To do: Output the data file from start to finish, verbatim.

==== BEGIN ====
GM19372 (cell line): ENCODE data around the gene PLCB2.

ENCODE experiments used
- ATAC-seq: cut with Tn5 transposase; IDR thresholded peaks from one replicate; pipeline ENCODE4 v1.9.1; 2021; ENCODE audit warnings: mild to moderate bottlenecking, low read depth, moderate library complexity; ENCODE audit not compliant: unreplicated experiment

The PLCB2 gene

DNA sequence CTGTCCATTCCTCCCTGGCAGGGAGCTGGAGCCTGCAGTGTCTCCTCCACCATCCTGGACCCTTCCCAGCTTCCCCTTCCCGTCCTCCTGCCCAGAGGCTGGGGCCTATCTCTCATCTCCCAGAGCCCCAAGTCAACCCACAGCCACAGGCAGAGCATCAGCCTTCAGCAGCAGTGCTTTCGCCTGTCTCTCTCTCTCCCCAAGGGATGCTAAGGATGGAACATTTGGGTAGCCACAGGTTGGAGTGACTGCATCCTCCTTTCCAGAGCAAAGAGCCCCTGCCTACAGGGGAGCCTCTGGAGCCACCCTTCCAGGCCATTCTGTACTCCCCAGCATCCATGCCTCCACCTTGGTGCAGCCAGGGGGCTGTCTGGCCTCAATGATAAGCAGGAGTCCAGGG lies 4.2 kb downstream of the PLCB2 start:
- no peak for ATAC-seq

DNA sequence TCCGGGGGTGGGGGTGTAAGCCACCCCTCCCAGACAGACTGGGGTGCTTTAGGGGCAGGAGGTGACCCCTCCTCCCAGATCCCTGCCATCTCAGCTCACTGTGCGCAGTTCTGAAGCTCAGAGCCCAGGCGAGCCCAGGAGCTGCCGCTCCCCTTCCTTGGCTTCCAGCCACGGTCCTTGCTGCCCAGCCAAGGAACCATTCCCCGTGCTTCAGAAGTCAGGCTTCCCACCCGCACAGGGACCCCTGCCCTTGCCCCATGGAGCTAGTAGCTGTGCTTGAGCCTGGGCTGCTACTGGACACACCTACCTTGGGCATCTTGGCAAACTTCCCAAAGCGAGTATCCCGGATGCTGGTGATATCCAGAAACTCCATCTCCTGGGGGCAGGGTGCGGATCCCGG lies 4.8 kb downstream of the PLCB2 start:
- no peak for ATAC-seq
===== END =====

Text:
GM19372 (cell line): ENCODE data around the gene PLCB2.

ENCODE experiments used
- ATAC-seq: cut with Tn5 transposase; IDR thresholded peaks from one replicate; pipeline ENCODE4 v1.9.1; 2021; ENCODE audit warnings: mild to moderate bottlenecking, low read depth, moderate library complexity; ENCODE audit not compliant: unreplicated experiment

The PLCB2 gene

DNA sequence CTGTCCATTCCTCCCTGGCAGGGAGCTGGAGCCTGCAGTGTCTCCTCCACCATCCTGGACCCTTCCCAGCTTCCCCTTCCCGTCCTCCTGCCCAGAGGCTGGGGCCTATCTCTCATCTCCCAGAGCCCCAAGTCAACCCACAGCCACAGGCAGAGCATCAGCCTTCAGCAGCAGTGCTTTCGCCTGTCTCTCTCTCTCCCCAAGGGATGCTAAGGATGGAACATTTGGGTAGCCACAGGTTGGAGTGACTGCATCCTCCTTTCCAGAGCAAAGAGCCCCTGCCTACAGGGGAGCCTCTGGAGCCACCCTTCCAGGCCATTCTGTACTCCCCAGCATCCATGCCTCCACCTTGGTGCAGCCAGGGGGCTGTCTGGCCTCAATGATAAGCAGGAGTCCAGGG lies 4.2 kb downstream of the PLCB2 start:
- no peak for ATAC-seq

DNA sequence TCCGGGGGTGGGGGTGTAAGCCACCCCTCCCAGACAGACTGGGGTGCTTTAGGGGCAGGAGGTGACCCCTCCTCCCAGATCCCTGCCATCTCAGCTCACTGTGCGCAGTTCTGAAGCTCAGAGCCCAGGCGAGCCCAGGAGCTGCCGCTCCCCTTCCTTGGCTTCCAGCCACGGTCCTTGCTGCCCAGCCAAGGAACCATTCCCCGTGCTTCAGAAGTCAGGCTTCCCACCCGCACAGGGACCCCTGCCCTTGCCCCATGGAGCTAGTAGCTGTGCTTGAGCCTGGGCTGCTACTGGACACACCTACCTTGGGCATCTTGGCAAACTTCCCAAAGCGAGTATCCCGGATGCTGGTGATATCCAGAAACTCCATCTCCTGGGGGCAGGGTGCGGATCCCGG lies 4.8 kb downstream of the PLCB2 start:
- no peak for ATAC-seq